Are Eastern Catholic teachings the same as the Latin Catholic teachings?
The teachings are the same in nearly every instance. There are theological expressions that differ, usually because there is a different theological approach in the East than is found in the West. Among the more notable differences are the theology fo marriage; the understanding of Mary, the Mother of God (or, as she is called in the East, the “Theotokos”); the understanding of original sin, Purgatory, and so on. There are also differences in practices between the Latin and the Eastern Churches.
Since we touch on original sin, the Immaculate Conception, and Purgatory later, we’ll leave those for now and, for an example, will look at the theology of marriage. This sacrament, called the “Mystery of Holy Crowning” in the Byzantine tradition, and the “sacrament of holy matrimony” in the Coptic and Latin Churches (the Coptic understanding is that sacrament is an unseen gift from God while mystery means obscurity). For Eastern Catholics the general understanding is that death does not terminate or end a marriage. One may remarry after the death of a spouse, but such a marriage is always seen as an aid and comfort to the one left behind, and should not be celebrated with the same joy and public display as was the case with the first marriage.
A second difference is found in the minister of this sacrament/mystery. For Latin Rite Catholics, the couple themselves are the ministers of the sacrament. This is why only a marriage between two baptized persons can be considered a sacrament; if one party is not baptized, that person cannot confer the sacrament on the other, nor can that person receive the sacrament! For Eastern Catholics, however, the priest or bishop is the minister of the sacrament. Thus, only a priest or bishop may marry a couple in the Eastern Churches, while, for the Latin Church, the bishop, priest, or deacon serves as the “official witness” for the church of the exchange of vows.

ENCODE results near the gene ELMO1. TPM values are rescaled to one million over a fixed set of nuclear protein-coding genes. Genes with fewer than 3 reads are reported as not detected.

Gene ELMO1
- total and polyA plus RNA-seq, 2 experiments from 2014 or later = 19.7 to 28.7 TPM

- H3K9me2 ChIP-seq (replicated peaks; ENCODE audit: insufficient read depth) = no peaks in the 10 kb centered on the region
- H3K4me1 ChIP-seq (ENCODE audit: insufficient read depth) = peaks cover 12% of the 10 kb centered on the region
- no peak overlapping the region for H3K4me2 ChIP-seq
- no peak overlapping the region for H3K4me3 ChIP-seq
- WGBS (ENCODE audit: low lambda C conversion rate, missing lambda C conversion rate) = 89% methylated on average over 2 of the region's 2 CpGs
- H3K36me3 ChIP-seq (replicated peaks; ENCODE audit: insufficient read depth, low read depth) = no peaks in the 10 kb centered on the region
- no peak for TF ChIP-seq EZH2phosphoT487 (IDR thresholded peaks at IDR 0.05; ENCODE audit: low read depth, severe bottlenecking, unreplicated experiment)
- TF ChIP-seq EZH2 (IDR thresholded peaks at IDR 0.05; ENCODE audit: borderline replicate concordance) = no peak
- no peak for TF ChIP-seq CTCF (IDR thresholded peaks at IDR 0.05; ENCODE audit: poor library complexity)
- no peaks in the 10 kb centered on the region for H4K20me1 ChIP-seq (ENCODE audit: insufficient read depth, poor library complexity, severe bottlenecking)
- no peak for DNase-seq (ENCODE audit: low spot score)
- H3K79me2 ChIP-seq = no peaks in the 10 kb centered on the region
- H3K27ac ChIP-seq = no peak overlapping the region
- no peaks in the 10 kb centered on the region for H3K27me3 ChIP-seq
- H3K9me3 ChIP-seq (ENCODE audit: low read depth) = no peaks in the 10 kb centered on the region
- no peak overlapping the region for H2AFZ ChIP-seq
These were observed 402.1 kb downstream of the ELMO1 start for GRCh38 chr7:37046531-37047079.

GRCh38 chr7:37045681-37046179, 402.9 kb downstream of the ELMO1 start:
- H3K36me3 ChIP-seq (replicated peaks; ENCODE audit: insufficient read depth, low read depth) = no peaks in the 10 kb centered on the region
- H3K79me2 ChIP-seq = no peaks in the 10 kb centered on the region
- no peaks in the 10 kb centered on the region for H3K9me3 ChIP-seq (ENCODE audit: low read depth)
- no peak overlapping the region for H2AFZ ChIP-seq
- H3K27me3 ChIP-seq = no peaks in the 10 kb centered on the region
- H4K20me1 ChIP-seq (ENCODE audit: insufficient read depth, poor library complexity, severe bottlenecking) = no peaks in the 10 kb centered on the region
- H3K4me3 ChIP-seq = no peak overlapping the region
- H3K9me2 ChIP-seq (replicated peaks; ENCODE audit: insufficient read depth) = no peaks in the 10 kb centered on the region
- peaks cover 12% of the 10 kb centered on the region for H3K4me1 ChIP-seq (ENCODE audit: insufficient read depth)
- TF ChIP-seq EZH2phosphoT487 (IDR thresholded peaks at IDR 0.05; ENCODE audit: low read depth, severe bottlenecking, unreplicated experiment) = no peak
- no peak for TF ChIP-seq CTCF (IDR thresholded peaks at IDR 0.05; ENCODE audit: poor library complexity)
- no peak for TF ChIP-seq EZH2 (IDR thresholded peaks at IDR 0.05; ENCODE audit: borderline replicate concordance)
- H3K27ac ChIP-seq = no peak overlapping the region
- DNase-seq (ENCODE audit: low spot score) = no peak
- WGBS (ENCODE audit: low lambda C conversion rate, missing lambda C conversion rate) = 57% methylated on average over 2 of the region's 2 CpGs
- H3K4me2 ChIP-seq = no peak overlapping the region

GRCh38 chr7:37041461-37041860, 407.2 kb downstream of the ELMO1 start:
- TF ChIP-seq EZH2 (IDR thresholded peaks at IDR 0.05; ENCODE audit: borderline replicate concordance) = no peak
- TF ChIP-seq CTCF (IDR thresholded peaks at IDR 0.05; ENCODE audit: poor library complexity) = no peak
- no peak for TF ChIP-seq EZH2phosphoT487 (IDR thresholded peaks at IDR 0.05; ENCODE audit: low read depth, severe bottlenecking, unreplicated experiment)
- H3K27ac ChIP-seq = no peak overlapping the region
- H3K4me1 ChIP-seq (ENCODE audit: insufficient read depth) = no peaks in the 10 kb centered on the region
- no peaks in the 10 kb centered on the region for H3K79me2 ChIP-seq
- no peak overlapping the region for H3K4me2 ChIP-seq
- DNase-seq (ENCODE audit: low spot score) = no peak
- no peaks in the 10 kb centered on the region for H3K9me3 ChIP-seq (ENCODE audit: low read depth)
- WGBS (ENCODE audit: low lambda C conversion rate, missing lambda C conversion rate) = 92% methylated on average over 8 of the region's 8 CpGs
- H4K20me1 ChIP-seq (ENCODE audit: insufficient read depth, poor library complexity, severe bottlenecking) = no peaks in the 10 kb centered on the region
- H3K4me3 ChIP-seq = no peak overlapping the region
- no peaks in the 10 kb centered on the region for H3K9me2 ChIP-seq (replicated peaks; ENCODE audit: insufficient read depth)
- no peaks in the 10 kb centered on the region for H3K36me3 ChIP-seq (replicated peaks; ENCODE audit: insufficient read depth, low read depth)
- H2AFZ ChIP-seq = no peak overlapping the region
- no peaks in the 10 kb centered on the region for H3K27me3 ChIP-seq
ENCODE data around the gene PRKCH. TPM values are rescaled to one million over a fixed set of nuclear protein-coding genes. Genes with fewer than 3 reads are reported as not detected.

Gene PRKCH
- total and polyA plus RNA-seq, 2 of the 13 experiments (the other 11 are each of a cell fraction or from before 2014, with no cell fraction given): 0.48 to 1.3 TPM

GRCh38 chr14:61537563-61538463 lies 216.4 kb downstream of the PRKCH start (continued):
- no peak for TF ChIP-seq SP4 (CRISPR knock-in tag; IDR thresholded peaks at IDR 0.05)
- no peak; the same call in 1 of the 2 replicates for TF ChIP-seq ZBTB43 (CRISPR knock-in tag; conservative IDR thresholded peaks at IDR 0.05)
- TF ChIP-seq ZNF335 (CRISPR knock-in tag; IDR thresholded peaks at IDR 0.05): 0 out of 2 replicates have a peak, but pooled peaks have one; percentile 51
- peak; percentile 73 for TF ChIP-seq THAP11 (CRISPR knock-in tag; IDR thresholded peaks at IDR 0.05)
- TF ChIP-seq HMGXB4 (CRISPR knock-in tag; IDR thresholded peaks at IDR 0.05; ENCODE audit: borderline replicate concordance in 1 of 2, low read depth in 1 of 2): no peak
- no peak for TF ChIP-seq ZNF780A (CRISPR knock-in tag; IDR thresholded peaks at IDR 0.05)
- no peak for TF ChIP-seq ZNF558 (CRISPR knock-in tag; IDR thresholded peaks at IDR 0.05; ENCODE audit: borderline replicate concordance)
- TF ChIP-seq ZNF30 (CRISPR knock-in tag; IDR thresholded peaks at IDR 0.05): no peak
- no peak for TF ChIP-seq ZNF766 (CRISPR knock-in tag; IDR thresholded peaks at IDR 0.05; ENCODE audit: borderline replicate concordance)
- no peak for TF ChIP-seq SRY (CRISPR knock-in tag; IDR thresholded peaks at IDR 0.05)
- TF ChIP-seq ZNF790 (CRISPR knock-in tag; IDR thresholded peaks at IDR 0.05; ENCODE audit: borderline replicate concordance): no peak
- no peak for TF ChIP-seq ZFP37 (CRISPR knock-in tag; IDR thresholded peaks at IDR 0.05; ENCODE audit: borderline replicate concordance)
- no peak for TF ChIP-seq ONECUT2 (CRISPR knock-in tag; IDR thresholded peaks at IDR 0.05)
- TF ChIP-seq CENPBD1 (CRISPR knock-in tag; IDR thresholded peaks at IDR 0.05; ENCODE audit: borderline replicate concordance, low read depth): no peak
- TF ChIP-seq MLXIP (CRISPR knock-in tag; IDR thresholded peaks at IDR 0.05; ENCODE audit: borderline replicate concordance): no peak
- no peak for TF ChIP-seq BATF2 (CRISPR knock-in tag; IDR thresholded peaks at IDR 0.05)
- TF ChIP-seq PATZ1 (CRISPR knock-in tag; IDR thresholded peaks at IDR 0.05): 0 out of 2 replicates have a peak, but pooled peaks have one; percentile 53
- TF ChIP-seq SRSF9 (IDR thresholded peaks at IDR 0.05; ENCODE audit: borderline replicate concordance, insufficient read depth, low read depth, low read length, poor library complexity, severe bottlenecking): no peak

This brings us to a third difference. In the Byzantine tradition, there is no exchange of vows. The couple’s very presence and the actions they take speak of their desire to enter into the marriage. In those countries where an exchange of vows is required, the churches add the vows, usually before the ceremony, simply for the sake of the civil proprieties.
In an Eastern Catholic marriage, the most common feature is the crowning of the couple. They are crowned for two reasons: first to show that they are the king and queen in their home and, second, to show that they are to be martyrs for their family. Martyrs are said to have “earned the crown of martyrdom,” and this idea is carried over into the marriage ceremony. In the Coptic tradition, the groom is vested in a chasuble to show that he is the “priest” in the family.
Excerpt from Faulk, Edward. 101 Questions and Answers on Eastern Catholic Churches. (Paulist Press: Mahwah, NJ) 2007.